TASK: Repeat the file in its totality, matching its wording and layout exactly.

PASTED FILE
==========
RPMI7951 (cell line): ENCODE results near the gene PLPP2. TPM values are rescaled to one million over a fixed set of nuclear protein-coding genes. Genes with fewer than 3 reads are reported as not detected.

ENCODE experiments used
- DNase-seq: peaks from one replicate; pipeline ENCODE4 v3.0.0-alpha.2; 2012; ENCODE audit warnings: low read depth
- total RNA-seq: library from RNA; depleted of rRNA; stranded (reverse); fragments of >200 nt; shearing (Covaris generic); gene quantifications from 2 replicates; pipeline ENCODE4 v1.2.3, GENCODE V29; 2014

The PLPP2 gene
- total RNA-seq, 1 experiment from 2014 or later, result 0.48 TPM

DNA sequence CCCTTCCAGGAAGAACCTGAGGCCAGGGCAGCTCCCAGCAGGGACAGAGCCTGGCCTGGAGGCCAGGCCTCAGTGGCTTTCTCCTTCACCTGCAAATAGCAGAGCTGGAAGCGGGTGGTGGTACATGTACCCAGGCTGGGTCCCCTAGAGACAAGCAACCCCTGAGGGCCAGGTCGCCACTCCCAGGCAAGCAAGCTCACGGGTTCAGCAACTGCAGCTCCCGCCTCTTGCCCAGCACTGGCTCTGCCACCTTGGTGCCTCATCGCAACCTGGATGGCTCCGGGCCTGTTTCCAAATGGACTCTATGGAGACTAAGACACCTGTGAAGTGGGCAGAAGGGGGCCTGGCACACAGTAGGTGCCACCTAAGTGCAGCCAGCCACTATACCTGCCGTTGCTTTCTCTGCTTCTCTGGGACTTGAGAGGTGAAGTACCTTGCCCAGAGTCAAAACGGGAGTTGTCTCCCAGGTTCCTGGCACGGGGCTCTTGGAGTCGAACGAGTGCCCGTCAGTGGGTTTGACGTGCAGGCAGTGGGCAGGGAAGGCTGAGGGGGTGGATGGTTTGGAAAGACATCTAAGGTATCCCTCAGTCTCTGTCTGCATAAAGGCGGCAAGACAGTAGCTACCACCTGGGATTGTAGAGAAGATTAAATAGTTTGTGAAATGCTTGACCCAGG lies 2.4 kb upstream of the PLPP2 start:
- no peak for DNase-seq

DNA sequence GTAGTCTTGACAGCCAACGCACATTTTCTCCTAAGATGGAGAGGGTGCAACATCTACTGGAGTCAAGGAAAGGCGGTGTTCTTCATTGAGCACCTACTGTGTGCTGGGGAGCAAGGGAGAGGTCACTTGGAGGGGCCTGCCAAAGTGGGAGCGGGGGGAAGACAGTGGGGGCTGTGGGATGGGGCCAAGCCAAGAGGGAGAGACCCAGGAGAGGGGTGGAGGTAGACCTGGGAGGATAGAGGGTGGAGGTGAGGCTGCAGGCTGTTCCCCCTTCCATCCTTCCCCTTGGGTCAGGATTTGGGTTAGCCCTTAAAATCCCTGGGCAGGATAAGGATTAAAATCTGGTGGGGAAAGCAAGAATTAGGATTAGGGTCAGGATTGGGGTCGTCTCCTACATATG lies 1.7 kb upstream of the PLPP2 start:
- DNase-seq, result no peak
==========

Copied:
RPMI7951 (cell line): ENCODE results near the gene PLPP2. TPM values are rescaled to one million over a fixed set of nuclear protein-coding genes. Genes with fewer than 3 reads are reported as not detected.

ENCODE experiments used
- DNase-seq: peaks from one replicate; pipeline ENCODE4 v3.0.0-alpha.2; 2012; ENCODE audit warnings: low read depth
- total RNA-seq: library from RNA; depleted of rRNA; stranded (reverse); fragments of >200 nt; shearing (Covaris generic); gene quantifications from 2 replicates; pipeline ENCODE4 v1.2.3, GENCODE V29; 2014

The PLPP2 gene
- total RNA-seq, 1 experiment from 2014 or later, result 0.48 TPM

DNA sequence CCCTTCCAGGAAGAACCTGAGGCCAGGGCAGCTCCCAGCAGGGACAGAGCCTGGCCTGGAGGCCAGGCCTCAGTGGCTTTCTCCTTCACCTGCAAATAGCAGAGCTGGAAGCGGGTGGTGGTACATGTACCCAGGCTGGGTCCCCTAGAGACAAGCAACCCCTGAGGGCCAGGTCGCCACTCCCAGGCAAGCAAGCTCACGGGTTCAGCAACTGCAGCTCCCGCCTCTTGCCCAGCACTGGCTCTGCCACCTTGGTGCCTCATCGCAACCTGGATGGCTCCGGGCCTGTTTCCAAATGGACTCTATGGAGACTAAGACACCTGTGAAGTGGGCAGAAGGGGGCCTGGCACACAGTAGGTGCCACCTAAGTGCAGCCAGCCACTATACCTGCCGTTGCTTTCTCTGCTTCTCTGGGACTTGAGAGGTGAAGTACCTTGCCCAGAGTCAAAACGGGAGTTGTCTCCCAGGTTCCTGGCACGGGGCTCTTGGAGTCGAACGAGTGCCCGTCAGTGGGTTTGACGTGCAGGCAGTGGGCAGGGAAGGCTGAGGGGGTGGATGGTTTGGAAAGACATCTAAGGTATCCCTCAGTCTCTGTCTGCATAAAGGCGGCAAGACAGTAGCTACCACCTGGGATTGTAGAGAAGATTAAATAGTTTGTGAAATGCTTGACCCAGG lies 2.4 kb upstream of the PLPP2 start:
- no peak for DNase-seq

DNA sequence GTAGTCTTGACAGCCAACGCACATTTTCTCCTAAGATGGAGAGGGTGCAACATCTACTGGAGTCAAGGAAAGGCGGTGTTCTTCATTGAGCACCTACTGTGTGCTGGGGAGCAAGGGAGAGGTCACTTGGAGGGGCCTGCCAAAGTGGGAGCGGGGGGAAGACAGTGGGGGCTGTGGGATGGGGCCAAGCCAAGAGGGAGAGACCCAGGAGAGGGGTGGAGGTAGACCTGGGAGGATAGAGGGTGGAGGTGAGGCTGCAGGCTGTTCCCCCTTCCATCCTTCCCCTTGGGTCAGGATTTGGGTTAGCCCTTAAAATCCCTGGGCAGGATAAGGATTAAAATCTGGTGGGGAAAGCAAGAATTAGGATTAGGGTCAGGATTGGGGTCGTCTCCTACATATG lies 1.7 kb upstream of the PLPP2 start:
- DNase-seq, result no peak